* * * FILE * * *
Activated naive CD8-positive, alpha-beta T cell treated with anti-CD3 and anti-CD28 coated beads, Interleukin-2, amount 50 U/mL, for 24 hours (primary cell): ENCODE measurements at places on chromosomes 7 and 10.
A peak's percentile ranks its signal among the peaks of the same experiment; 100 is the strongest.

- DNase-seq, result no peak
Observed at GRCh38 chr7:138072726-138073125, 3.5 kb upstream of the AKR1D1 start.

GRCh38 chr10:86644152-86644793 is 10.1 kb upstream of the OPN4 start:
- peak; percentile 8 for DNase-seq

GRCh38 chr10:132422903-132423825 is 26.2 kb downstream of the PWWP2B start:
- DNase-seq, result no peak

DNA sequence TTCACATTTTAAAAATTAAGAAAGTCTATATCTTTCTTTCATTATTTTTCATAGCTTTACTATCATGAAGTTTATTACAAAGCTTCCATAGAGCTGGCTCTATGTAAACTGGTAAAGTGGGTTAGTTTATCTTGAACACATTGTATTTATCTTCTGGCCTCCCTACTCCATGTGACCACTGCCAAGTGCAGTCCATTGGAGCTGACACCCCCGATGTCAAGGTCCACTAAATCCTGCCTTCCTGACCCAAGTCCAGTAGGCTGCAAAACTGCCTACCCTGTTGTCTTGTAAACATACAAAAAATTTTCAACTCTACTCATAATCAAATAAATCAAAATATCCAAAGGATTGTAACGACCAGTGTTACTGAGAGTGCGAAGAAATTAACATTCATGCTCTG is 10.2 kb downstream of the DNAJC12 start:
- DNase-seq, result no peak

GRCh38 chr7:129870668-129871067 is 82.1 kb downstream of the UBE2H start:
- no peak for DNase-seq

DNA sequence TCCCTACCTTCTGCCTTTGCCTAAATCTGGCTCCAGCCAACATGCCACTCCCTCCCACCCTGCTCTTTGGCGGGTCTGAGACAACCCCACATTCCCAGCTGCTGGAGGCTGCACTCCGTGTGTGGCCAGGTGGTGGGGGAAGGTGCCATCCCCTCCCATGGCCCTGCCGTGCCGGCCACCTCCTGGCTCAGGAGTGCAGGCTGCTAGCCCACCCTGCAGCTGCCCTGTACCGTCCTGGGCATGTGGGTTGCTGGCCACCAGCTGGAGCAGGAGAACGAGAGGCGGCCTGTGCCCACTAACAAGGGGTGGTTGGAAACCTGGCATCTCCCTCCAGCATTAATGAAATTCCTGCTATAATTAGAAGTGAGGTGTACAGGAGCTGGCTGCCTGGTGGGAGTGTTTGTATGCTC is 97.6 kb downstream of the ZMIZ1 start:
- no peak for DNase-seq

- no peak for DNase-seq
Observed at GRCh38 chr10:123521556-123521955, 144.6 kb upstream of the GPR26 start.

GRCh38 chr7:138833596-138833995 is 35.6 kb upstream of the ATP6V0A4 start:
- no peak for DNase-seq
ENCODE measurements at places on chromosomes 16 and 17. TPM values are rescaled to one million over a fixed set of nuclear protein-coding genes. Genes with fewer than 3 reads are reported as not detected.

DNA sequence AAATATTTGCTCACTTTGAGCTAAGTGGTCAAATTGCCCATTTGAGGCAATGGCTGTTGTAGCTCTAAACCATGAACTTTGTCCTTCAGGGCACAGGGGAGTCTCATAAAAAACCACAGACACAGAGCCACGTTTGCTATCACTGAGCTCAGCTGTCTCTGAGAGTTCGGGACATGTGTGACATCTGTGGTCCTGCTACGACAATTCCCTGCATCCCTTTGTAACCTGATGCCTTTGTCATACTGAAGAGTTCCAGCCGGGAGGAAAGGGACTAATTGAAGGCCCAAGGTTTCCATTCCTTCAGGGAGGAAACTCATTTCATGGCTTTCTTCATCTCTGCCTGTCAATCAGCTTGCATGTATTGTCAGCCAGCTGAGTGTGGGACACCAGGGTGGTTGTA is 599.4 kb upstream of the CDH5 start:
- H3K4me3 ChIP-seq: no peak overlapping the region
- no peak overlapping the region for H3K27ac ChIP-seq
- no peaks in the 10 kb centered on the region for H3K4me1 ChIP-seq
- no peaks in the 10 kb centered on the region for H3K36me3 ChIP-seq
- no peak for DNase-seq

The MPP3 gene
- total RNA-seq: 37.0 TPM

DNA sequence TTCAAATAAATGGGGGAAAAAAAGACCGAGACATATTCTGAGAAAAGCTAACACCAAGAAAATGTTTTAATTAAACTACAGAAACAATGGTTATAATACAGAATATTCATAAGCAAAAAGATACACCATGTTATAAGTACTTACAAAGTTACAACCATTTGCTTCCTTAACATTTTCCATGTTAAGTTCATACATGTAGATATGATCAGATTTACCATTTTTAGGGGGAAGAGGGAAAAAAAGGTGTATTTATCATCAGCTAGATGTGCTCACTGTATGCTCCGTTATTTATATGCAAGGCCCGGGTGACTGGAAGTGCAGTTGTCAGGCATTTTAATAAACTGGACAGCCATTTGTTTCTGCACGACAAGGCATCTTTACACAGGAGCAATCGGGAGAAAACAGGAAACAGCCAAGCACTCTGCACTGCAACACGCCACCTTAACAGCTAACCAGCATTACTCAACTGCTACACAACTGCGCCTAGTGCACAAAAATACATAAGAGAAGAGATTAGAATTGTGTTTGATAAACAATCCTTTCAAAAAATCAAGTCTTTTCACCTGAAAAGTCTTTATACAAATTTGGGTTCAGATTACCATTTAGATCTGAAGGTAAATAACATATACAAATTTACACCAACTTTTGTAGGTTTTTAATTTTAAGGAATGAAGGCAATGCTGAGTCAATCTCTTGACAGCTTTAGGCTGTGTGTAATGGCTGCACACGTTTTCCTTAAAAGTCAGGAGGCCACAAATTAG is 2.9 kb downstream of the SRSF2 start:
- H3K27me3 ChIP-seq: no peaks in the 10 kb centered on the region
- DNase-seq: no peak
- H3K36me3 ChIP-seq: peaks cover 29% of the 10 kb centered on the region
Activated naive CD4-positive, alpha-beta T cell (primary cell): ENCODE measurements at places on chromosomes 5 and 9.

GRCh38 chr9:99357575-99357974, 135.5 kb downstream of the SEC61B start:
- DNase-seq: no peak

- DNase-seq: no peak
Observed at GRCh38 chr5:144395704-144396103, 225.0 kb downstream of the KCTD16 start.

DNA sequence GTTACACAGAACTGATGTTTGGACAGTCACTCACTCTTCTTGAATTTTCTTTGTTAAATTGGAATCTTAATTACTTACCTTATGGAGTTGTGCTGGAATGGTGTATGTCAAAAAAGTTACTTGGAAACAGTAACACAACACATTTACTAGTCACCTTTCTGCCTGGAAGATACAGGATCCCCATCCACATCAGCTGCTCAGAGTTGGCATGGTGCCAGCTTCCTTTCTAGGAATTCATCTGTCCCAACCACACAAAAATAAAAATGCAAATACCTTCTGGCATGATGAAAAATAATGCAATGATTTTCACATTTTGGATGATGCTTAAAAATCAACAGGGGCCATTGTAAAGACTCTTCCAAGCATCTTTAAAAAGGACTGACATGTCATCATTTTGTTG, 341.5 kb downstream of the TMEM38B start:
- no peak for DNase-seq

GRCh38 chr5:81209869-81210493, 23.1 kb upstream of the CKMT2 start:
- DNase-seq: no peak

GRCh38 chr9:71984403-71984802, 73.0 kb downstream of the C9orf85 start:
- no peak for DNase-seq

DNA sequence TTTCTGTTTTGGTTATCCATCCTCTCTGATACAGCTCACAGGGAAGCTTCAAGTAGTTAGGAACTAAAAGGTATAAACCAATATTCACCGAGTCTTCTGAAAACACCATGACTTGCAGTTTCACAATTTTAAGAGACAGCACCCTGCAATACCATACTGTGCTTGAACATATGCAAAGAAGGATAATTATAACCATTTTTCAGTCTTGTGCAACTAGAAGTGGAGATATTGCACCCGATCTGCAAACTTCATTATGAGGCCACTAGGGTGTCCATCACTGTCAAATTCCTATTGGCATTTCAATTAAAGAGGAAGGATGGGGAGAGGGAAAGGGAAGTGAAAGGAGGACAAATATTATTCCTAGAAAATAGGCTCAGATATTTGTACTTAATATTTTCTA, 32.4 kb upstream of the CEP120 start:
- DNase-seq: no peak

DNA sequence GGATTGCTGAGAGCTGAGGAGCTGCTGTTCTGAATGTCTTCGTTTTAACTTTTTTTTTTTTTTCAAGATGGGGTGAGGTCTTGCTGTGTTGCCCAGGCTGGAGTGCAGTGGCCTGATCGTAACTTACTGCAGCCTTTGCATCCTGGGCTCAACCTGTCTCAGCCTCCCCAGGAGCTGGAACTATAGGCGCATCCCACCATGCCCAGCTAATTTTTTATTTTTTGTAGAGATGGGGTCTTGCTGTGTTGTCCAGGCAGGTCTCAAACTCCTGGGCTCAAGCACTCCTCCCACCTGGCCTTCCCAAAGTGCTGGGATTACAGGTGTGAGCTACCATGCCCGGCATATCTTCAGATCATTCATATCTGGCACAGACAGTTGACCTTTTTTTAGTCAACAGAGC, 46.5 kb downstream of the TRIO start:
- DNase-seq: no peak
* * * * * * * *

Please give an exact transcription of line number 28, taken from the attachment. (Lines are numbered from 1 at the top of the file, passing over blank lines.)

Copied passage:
DNA sequence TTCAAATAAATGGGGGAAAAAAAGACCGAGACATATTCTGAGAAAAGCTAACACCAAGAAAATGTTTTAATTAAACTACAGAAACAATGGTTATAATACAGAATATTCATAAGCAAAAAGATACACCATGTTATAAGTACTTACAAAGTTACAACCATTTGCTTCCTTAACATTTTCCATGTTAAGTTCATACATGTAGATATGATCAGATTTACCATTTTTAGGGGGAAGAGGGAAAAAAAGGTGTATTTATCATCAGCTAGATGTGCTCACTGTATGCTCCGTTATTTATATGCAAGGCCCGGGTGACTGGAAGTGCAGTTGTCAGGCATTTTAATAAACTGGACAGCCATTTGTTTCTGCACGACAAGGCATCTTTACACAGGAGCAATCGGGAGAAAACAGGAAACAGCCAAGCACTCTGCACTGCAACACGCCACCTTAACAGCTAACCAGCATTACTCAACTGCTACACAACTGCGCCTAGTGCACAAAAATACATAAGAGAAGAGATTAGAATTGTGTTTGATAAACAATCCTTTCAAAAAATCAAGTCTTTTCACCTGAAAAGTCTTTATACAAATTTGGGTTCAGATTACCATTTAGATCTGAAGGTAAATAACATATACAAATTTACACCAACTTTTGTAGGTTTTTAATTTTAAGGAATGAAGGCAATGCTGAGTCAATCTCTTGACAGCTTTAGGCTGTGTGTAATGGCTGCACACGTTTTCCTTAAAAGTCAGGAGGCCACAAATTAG is 2.9 kb downstream of the SRSF2 start: